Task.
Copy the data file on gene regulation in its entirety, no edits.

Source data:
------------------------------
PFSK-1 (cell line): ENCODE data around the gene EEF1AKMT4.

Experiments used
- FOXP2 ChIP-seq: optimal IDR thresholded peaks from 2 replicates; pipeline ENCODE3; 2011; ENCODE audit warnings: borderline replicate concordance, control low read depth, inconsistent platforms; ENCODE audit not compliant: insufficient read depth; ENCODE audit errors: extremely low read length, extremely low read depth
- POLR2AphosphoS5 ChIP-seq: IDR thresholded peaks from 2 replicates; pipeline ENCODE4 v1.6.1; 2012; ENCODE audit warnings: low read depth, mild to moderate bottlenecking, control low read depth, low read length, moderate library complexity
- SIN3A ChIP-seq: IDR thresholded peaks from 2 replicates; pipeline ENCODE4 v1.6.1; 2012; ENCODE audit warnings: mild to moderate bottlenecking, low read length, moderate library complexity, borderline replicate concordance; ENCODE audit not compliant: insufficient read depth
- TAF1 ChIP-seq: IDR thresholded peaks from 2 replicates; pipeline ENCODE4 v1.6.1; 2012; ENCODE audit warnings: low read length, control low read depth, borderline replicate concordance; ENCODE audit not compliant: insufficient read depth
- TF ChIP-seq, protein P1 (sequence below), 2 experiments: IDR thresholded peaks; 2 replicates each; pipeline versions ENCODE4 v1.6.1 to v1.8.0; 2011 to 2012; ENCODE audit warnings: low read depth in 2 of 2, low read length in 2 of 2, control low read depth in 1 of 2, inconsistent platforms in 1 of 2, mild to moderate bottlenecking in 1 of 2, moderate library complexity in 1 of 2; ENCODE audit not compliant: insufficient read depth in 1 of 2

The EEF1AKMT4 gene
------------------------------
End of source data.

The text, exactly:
PFSK-1 (cell line): ENCODE data around the gene EEF1AKMT4.

Experiments used
- FOXP2 ChIP-seq: optimal IDR thresholded peaks from 2 replicates; pipeline ENCODE3; 2011; ENCODE audit warnings: borderline replicate concordance, control low read depth, inconsistent platforms; ENCODE audit not compliant: insufficient read depth; ENCODE audit errors: extremely low read length, extremely low read depth
- POLR2AphosphoS5 ChIP-seq: IDR thresholded peaks from 2 replicates; pipeline ENCODE4 v1.6.1; 2012; ENCODE audit warnings: low read depth, mild to moderate bottlenecking, control low read depth, low read length, moderate library complexity
- SIN3A ChIP-seq: IDR thresholded peaks from 2 replicates; pipeline ENCODE4 v1.6.1; 2012; ENCODE audit warnings: mild to moderate bottlenecking, low read length, moderate library complexity, borderline replicate concordance; ENCODE audit not compliant: insufficient read depth
- TAF1 ChIP-seq: IDR thresholded peaks from 2 replicates; pipeline ENCODE4 v1.6.1; 2012; ENCODE audit warnings: low read length, control low read depth, borderline replicate concordance; ENCODE audit not compliant: insufficient read depth
- TF ChIP-seq, protein P1 (sequence below), 2 experiments: IDR thresholded peaks; 2 replicates each; pipeline versions ENCODE4 v1.6.1 to v1.8.0; 2011 to 2012; ENCODE audit warnings: low read depth in 2 of 2, low read length in 2 of 2, control low read depth in 1 of 2, inconsistent platforms in 1 of 2, mild to moderate bottlenecking in 1 of 2, moderate library complexity in 1 of 2; ENCODE audit not compliant: insufficient read depth in 1 of 2

The EEF1AKMT4 gene